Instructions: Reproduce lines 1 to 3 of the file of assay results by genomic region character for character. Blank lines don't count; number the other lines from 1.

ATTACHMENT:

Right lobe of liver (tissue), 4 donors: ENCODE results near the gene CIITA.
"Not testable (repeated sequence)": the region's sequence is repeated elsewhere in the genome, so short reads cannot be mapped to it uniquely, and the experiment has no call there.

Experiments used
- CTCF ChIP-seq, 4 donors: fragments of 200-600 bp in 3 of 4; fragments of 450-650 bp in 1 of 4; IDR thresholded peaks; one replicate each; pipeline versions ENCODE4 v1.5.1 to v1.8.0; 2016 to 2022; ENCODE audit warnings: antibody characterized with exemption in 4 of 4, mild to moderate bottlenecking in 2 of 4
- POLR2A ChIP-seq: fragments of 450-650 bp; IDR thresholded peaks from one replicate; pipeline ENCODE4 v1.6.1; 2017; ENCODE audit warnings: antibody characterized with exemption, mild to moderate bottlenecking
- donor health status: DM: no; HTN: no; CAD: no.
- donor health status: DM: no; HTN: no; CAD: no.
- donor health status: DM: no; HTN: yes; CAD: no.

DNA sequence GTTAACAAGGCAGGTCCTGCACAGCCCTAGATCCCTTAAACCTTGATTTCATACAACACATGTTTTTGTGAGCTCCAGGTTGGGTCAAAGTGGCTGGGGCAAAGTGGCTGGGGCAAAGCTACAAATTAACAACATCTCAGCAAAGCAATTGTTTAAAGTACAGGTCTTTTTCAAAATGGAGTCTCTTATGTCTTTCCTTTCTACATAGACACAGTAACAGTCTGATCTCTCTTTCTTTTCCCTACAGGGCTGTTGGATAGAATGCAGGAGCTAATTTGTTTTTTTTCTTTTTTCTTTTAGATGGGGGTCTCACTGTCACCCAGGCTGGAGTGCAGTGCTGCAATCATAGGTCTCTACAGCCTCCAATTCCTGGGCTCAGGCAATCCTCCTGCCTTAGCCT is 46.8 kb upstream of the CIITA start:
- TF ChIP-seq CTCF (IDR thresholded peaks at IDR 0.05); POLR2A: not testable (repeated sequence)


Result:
Right lobe of liver (tissue), 4 donors: ENCODE results near the gene CIITA.
"Not testable (repeated sequence)": the region's sequence is repeated elsewhere in the genome, so short reads cannot be mapped to it uniquely, and the experiment has no call there.

Experiments used